Regardless, initially, for me, Wookie was a second-thought, secondary ( or tertiary, if you count a first pre-existing horse, another OTTB, for that matter, Doc) purchase, to my other ( also 20 yr owned) OTTB slaughter horse.. Autumn. I didn’t want to see Wookie slaughtered, so added him along..
While still being a college student.. Autumn, as horse number 2 was somewhat viable, horse number THREE, Wookie… was stretching it. So my initial goal was to take him and place him. I soon decided he might be a keeper, but the ankle was questionable. I was schooling horses for a trainer/ dealer- who had seen an awful lot in her years, and had both a skilled rider’s and a seasoned horse dealers eye for soundness. It was she that first noted that the ankle wasn’t a problem for him. Visual but not painful.
So, to test this, I took him out for a good gallop ( not death defying).. down a dirt road. Wookie never blinked, flinched or pulled up sore. Not then, not the next day. Walk, trot, canter and over fences. He had gone over 4 foot fences.. never blinking.. I didn’t pound him, and I don’t know how he might have withstood the stress of show-jumping.. but for his 20 years here ( on top of the 7 he came with:), he remained very sound and viable.In fact, he did the most stunning extended trot, and dumped me in a mud puddle only 2 days before he died.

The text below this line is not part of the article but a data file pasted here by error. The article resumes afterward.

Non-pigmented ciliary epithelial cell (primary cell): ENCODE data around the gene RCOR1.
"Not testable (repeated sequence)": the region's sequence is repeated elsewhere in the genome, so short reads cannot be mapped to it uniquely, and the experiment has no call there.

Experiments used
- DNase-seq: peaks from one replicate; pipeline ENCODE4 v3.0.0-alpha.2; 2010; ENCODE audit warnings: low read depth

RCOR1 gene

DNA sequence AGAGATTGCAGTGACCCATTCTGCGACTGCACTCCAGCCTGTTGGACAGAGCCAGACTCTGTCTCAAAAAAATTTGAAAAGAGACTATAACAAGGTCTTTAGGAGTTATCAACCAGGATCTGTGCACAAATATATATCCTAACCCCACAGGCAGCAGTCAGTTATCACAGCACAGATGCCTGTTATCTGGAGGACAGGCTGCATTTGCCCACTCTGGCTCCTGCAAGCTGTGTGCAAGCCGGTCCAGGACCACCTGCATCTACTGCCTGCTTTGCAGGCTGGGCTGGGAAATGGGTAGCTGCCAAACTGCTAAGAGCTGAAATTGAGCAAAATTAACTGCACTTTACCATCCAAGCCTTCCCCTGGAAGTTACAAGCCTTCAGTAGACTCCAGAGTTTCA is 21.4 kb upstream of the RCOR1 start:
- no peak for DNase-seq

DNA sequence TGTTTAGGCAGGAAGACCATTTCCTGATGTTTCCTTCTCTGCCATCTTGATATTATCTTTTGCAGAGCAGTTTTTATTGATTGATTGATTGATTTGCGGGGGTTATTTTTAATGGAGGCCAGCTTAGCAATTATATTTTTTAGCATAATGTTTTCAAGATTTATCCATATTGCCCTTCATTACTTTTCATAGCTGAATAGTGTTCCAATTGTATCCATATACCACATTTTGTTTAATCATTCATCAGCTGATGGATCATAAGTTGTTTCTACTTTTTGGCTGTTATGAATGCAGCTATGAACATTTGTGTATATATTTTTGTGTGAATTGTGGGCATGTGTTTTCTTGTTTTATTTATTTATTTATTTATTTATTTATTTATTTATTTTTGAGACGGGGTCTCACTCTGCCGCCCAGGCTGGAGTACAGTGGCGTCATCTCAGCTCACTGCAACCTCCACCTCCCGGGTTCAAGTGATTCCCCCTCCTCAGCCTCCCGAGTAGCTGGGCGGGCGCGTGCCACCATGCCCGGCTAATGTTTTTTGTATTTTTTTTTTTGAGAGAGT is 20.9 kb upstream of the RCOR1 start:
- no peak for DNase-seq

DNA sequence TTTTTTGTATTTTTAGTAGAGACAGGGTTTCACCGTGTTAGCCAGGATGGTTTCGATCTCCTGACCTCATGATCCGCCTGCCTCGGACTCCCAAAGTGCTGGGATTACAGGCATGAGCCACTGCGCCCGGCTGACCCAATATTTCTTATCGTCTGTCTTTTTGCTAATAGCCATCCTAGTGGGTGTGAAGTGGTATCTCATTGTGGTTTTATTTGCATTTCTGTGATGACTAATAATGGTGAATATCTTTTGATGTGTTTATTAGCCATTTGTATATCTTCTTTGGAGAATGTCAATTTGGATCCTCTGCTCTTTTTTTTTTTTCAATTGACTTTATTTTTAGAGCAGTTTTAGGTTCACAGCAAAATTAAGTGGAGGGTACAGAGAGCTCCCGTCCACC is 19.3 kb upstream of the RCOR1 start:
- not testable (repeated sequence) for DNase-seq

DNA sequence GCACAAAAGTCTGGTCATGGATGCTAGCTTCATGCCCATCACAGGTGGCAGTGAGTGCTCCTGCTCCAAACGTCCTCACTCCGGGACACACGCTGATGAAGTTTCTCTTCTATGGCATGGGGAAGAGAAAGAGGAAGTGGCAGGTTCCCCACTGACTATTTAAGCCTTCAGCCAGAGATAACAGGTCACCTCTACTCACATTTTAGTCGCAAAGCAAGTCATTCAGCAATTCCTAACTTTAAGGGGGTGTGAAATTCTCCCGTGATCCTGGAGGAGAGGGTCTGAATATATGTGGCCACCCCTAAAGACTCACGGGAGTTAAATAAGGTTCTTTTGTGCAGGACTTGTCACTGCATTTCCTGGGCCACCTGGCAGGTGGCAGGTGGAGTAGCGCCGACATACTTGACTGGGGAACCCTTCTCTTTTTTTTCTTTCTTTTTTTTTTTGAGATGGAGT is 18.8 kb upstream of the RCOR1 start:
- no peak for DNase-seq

Anyway- Back when I first had him, a vet looked at the ankle and listed him as pasture sound at best. This was only on a visual examination. When I later had a vet.. perform an actual soundness test.. the vet was quite astonished that the horse came through 100% sound. And I suspect the vet was trying to “prove” unsoundness based on his initial perception of the joint. His end comment was that, his being sound probably made sense. The joint had no pain whatsoever, because it was completely fused. No movement, no pain. He might become arthritic in later years.. which he might have..
The point here, is had I listened to what the initial information that had been given, by a qualified vet.. I might not have had twenty amazing years with this fellow. I could hang on his neck, crawl under his belly, vault over his rump ( when i was in good shape:) and stand on his back.. and I could also have delightful rides and share what a huge heart had to offer.
So back to the initial idea of deliberately trying to disprove a theory. If the theory is solid and accurate.. then that data will withstand scrutiny.But when it comes to making life-death decisions about ourselves, our families and our extended pet-families… someone better be pretty damn sure about their information.
On a final, aside note.. when the time comes.. with pets,least-wise.. they let us know when it is their time, and do not resent us for helping to make their end easier. In the wild, animals would not live in pain-distress.. predators take them before that happens, before they lose the optimal quality and joy of living.so for anyone unsure, about making that kind of choice.. find that inner quiet and tune into the animal. Hear their voice, and what it is asking, or saying. And be sure to find the stillness that is their voice, rather than the voice of our inner fears, or grief, or regrets.